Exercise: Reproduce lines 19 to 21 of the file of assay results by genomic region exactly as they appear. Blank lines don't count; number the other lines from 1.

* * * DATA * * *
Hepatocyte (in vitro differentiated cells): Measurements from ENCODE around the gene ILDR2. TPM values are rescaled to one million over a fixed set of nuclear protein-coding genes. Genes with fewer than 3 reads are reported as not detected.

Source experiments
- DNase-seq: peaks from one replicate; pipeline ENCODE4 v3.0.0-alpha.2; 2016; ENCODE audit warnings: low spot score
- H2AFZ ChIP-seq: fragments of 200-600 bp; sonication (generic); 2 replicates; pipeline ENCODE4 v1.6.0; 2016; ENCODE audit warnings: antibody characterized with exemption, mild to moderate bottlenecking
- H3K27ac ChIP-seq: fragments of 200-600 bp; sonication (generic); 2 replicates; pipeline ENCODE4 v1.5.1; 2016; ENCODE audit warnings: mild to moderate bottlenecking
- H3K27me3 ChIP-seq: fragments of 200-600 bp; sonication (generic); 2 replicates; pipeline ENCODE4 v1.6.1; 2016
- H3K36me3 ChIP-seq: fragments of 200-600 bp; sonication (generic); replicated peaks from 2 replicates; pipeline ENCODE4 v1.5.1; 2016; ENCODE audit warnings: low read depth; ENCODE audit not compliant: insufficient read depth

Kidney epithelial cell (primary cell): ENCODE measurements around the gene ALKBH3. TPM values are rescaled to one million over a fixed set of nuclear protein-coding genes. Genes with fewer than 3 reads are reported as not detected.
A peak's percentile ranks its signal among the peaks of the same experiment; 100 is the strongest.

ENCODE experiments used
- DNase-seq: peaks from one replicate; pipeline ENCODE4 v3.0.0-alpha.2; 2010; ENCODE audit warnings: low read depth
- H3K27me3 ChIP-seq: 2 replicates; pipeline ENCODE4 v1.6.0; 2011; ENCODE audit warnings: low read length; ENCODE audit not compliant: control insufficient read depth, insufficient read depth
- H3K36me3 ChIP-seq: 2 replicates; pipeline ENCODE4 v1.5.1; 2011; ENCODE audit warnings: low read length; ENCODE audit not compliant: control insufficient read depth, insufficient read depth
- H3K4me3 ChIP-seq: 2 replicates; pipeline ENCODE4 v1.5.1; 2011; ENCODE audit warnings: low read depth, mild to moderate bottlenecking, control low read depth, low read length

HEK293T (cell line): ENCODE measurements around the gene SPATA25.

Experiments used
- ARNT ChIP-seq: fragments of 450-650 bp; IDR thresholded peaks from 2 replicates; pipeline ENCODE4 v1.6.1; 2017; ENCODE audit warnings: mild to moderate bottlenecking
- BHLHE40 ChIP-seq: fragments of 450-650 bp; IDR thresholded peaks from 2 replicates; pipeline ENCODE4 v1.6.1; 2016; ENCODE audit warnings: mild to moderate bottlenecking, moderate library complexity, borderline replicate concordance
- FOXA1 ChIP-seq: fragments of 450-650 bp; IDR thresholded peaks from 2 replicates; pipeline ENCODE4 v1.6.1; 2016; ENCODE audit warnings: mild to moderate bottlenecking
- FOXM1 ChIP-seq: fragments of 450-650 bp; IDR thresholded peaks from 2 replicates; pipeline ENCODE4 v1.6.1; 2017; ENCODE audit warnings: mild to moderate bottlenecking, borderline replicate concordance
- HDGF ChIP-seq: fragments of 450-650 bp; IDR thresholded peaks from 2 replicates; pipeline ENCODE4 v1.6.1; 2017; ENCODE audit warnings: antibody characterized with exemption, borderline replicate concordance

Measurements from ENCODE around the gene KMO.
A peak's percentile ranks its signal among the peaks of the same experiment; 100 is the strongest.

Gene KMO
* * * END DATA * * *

- FOXA1 ChIP-seq: fragments of 450-650 bp; IDR thresholded peaks from 2 replicates; pipeline ENCODE4 v1.6.1; 2016; ENCODE audit warnings: mild to moderate bottlenecking
- FOXM1 ChIP-seq: fragments of 450-650 bp; IDR thresholded peaks from 2 replicates; pipeline ENCODE4 v1.6.1; 2017; ENCODE audit warnings: mild to moderate bottlenecking, borderline replicate concordance
- HDGF ChIP-seq: fragments of 450-650 bp; IDR thresholded peaks from 2 replicates; pipeline ENCODE4 v1.6.1; 2017; ENCODE audit warnings: antibody characterized with exemption, borderline replicate concordance